The authors of a neat little organizer titled, "Putting Things in Order: A Journal to Organize Your Life for the Next Generation," sent me their top ten list of things to do so you can be organized with the paperwork you want your heirs to have. Before I tell you about their book, here's the list as written by authors Ellen Baumritter and David Finkle:
1. Make sure you have a will, and that it's up to date.
2. Specify all your funeral wishes so it's what you want and not what others think you want.
3. Make available a list of your doctor(s), lawyer(s), accountant(s), et cetera.
4. Leave full information on where any bank vaults and/or safety boxes are located.
5. Have handy every deed to house(s), automobile(s) and the like; similarly, let your survivors know the whereabouts of your checking and savings accounts.
6. Prepare a list of all relatives, friends and associates who should be notified of your death.
7. Compile instructions on how your valuables should be distributed and to whom-or not to whom.
8. See to it that your pets will be taken good care of.
9. Write down everything you've always wanted to say to your loved ones and haven't yet taken the opportunity to say.
10. Be sure you buy a copy of "Putting Things in Order" to make your life - and your dying- easier.
Now for my thoughts about the book "Putting Things in Order: A Journal to Organize Your Life for the Next Generation." I've looked over and even reviewed a few of these books/journals, as this issue has become a bit of a trend. Some are online with mixed media and really fancy, while others are in book format - more my style. I've liked others, but this book is my favorite, so far.
One thing I like is the physical product. The cover has a "homespun" look, which may or may not appeal to everyone, but I like it. What I like even more, though, is the spiral binding, which allows the book to lie flat, and it has pockets. Each time I'm sent one of these books I think, "Why don't they put pockets in these?" Well, these designers did.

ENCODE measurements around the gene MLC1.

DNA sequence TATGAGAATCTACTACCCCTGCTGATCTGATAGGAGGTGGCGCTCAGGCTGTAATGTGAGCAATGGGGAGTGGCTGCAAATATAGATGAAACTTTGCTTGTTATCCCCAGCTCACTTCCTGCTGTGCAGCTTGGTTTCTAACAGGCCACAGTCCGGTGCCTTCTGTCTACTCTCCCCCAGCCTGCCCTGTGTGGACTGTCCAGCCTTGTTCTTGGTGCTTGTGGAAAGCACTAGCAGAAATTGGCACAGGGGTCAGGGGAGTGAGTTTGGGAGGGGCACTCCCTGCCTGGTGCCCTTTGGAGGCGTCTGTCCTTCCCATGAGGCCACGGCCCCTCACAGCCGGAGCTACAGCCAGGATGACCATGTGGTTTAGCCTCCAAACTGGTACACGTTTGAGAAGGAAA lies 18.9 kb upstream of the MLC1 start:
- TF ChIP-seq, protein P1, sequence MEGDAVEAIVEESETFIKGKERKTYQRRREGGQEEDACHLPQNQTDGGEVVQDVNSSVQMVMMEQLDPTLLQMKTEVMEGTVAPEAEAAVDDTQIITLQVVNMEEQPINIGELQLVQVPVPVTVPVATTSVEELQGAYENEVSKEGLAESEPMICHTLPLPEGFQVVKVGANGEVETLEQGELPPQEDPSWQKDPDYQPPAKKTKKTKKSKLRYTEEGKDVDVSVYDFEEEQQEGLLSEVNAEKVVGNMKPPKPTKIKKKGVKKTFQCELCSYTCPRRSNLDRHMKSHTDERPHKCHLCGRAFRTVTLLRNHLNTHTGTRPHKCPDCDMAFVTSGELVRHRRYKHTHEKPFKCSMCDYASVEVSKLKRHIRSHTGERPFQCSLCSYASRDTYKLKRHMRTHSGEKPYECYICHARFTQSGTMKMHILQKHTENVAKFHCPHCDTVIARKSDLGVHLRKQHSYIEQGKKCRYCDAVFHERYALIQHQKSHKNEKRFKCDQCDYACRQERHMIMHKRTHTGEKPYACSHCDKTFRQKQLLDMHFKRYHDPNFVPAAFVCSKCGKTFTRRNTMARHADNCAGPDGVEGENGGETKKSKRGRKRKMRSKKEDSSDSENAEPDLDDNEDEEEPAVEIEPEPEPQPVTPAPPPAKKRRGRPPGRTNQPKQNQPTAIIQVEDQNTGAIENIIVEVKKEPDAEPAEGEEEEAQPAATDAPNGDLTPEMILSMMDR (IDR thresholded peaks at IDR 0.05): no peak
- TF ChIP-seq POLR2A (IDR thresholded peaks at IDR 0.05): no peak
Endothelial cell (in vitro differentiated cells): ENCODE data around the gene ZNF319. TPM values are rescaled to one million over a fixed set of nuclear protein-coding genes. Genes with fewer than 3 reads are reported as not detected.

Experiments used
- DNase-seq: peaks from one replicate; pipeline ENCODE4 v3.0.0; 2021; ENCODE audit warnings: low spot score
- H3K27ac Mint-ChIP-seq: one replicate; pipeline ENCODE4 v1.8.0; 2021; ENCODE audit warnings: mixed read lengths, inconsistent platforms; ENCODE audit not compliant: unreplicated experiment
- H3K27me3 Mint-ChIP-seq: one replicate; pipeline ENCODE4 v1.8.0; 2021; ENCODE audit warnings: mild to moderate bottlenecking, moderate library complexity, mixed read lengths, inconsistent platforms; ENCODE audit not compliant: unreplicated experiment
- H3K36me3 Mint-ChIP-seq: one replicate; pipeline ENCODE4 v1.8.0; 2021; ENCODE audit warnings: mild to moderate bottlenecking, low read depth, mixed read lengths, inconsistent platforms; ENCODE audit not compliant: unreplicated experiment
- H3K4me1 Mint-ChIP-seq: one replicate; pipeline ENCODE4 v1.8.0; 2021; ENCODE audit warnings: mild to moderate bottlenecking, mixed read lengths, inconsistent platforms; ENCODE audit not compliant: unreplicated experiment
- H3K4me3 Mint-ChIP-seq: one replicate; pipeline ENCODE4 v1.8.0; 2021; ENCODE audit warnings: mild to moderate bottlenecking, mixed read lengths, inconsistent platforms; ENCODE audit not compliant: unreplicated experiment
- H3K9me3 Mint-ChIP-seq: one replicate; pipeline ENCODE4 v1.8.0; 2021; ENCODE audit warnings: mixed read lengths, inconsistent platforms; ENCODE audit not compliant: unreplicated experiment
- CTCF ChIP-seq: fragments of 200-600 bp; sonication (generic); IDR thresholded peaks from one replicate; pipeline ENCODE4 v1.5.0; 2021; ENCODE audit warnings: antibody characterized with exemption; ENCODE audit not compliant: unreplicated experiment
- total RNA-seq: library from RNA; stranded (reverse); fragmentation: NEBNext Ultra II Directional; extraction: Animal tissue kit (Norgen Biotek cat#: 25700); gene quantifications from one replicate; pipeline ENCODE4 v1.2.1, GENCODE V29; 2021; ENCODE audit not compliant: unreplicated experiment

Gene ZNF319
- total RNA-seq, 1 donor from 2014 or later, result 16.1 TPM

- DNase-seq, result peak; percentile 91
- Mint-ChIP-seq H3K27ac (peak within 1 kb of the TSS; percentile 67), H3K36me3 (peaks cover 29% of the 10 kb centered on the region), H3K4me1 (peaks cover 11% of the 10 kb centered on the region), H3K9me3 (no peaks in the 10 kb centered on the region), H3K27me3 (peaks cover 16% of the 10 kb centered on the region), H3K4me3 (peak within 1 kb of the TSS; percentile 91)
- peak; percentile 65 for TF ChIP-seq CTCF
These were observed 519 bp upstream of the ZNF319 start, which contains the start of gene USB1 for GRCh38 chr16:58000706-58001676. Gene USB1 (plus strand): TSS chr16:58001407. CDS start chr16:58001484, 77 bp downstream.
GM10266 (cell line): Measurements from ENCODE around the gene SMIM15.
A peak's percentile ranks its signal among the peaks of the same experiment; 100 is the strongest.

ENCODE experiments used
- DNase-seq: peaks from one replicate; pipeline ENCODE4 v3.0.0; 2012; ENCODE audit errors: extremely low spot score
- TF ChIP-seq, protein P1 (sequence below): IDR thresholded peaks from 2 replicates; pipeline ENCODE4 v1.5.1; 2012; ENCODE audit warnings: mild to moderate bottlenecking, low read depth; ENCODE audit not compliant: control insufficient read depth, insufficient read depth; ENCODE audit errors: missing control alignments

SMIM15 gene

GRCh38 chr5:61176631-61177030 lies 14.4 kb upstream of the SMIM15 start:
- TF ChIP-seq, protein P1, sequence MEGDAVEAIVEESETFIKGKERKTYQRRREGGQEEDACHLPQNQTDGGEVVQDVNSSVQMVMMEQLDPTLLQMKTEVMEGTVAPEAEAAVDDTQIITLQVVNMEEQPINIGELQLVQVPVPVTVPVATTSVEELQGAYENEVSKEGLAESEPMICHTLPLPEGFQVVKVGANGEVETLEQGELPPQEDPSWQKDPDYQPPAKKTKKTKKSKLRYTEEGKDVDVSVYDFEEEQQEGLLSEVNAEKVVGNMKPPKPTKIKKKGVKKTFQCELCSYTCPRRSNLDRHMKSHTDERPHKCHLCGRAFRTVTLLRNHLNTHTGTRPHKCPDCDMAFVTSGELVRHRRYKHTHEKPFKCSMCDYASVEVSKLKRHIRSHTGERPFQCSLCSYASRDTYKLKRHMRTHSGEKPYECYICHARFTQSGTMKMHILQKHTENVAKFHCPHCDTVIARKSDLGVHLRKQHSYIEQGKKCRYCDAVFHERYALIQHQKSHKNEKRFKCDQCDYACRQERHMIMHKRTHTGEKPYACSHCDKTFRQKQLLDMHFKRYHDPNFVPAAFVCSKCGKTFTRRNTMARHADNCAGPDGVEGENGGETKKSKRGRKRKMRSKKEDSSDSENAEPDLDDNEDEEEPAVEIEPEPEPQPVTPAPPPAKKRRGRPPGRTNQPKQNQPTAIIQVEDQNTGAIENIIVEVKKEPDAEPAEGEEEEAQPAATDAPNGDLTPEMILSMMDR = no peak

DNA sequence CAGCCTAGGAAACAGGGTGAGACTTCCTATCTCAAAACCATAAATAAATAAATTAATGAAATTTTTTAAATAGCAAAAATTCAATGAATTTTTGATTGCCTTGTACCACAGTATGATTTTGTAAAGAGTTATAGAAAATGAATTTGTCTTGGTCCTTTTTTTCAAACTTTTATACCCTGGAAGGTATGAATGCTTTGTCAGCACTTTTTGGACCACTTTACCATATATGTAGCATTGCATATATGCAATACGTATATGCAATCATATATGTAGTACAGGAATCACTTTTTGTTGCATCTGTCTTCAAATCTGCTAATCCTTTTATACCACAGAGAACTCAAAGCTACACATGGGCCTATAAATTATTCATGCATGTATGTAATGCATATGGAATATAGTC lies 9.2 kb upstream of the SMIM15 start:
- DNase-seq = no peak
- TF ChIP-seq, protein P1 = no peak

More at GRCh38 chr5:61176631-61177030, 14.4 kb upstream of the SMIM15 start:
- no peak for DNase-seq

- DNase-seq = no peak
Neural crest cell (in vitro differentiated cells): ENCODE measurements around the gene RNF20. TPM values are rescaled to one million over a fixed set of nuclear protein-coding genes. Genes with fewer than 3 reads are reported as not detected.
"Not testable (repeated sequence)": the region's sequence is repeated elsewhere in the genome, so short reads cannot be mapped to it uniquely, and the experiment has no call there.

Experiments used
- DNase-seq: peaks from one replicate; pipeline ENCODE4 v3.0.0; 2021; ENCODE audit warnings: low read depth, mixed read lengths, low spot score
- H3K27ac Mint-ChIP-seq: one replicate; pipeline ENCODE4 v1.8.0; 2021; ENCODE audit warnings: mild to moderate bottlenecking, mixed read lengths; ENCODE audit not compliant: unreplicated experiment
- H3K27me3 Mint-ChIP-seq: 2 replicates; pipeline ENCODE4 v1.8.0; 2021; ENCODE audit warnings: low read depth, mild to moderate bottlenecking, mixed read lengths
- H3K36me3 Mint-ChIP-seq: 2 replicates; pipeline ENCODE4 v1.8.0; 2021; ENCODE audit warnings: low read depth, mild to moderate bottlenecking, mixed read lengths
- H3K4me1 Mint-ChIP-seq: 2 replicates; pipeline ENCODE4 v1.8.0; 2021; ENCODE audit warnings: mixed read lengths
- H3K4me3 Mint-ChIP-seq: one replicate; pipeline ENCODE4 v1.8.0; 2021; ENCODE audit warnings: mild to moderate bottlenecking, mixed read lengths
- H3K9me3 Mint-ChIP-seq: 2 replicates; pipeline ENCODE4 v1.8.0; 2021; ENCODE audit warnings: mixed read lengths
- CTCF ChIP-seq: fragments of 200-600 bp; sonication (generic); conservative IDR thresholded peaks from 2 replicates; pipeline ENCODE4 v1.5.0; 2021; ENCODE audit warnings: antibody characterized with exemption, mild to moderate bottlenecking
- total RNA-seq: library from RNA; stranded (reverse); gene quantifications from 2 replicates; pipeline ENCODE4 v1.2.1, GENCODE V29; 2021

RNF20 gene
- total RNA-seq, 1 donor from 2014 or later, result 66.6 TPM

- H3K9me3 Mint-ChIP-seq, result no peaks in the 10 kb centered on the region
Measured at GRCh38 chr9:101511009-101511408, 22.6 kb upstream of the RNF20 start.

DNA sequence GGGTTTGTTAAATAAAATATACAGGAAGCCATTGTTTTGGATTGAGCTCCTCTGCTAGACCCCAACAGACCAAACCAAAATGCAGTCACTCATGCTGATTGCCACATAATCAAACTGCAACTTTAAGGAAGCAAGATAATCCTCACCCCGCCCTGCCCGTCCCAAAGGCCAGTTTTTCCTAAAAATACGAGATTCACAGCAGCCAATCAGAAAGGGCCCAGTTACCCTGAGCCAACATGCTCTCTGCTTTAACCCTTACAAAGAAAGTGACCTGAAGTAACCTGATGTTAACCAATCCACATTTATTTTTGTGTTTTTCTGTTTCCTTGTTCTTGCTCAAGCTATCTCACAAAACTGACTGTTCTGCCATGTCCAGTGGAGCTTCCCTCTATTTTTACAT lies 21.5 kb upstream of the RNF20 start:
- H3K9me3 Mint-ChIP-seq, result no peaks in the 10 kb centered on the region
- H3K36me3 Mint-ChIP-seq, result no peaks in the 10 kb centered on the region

If you want your daughter Jane to have one pair of earrings and your daughter Mindy to have another, why not have a pocket next to the list where you can tuck a photo with of the object discussed, with the person's name of the back? Then there is no misinterpretation of what "light gold" or "kind of worn" is all about. This book with its pockets will not hold all of your paperwork. It's not that large. But you can use the book as a guide, and tuck notes and directions in the pockets.
The book is written in a light-hearted manner with quotes taken from well known people inserted at the beginning of each chapter. For one chapter, they chose this quote from Garrison Keillor.
"They say such nice things about people at their funerals that it makes me sad to realize that I'm going to miss mine by just a few days."
Each section is tabbed. The sections given are "Valuables & Possessions," "Financial Matters," "Funerals, Wills & Related Matters," "Personal Matters," "For the next Generations" and "Directory & Resource Guide."
The book serves as a memory jogger when it comes to reminding you what to write down. Where is that car title, anyway? How about the directions for the 401K? It also leaves some guilt inducing pages for you to write anything you want, strongly hinting that this may be the time to tell everyone you love them, or tell them about the time you "borrowed" you dad's car and drove it in the lake - accidentally. The pages beg for words, and with the book staring at you from your bedside, you may actually decide to write in it. The back of the book gives practical Web sites for remaining family members to visit and has places for appropriate names, addresses and phone numbers.
"Putting Things in Order" was published by Chronicle Books and is available for $19.95 at bookstores and online.
Published On: August 11, 2008